1. Pursuant to its merit review of the Complaint under 28 U.S.C. § 1915A, the court finds that the plaintiff states Eighth Amendment claims for (1) excessive force against Defendants Vincent, Hunziker, and Icenogle; (2) failure to protect or intervene claim against Defendant Rine; (2) cruel and unusual punishment claim based upon the manner in which they conducted his strip search against Defendants Rine and DeRake; and (3) deliberate indifference claim to a serious medical need against Defendants Fiegel, Thomas, Carlock, and Kaler. Any additional claims shall not be included in the case, except at the court's discretion on motion by a party for good cause shown or pursuant to Federal Rule of Civil Procedure 15.

         2. This case is now in the process of service. The plaintiff is advised to wait until counsel has appeared for the defendants before filing any motions, in order to give the defendants notice and an opportunity to respond to those motions. Motions filed before defendants' counsel has filed an appearance will generally be denied as premature. The plaintiff need not submit any evidence to the court at this time, unless otherwise directed by the court.

         3. The court will attempt service on the defendants by mailing each defendant a waiver of service. The defendants have 60 days from the date the waiver is sent to file an answer. If the defendants have not filed answers or appeared through counsel within 90 days of the entry of this order, the plaintiff may file a motion requesting the status of service. After the defendants have been served, the court will enter an order setting discovery and dispositive motion deadlines.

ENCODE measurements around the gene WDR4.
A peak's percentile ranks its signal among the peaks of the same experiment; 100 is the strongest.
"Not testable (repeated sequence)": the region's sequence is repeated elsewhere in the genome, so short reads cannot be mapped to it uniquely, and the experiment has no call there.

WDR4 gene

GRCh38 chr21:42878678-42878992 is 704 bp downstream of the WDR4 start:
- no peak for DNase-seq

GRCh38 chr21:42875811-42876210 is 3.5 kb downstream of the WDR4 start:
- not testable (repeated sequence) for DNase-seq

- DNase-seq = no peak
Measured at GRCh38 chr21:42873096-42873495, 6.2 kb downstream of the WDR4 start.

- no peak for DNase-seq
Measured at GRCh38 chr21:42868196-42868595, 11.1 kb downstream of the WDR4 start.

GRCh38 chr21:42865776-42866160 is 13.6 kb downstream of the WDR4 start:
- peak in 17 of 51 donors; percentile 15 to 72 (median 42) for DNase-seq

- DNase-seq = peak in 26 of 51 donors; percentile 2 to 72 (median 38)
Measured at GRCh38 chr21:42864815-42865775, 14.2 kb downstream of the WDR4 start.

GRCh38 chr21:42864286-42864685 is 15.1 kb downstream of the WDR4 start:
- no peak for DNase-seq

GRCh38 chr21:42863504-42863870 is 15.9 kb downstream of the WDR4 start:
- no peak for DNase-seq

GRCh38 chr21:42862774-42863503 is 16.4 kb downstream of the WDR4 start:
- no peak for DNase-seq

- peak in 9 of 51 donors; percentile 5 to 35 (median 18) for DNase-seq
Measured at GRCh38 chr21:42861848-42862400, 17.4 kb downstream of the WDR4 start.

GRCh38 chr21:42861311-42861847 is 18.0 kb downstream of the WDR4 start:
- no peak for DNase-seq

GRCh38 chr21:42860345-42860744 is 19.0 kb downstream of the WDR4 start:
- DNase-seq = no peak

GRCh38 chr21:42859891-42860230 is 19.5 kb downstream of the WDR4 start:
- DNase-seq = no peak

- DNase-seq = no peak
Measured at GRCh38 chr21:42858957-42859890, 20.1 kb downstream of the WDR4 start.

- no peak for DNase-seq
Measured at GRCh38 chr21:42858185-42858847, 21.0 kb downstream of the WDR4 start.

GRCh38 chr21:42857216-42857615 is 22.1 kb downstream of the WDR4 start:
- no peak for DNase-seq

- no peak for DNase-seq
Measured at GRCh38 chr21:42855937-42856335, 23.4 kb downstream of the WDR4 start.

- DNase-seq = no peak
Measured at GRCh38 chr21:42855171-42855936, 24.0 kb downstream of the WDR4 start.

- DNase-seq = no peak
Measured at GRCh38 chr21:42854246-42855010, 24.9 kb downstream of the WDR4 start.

4. With respect to a defendant who no longer works at the address provided by the plaintiff, the entity for whom that defendant worked while at that address shall provide to the clerk said defendant's current work address, or, if not known, said defendant's forwarding address. This information shall be used only for effectuating service. Documentation of forwarding addresses shall be retained only by the clerk and shall not be maintained in the public docket nor disclosed by the clerk.

         5. The defendants shall file an answer within 60 days of the date the waiver is sent by the clerk. A motion to dismiss is not an answer. The answer should include all defenses appropriate under the Federal Rules. The answer and subsequent pleadings shall be to the issues and claims stated in this opinion. In general, an answer sets forth the defendants' positions. The court does not rule on the merits of those positions unless and until a motion is filed by the defendants. Therefore, no response to the answer is necessary or will be considered.

         6. This district uses electronic filing, which means that, after defense counsel has filed an appearance, defense counsel will automatically receive electronic notice of any motion or other paper filed by the plaintiff with the clerk. The plaintiff does not need to mail to defense counsel copies of motions and other papers that the plaintiff has filed with the clerk. However, this does not apply to discovery requests and responses. Discovery requests and responses are not filed with the clerk. The plaintiff must mail his discovery requests and responses directly to defendants' counsel. Discovery requests or responses sent to the clerk will be returned unfiled, unless they are attached to and the subject of a motion to compel. Discovery does not begin until defense counsel has filed an appearance and the court has entered a scheduling order, which will explain the discovery process in more detail.

         7. Counsel for the defendants is hereby granted leave to depose the plaintiff at his place of confinement. Counsel for the ...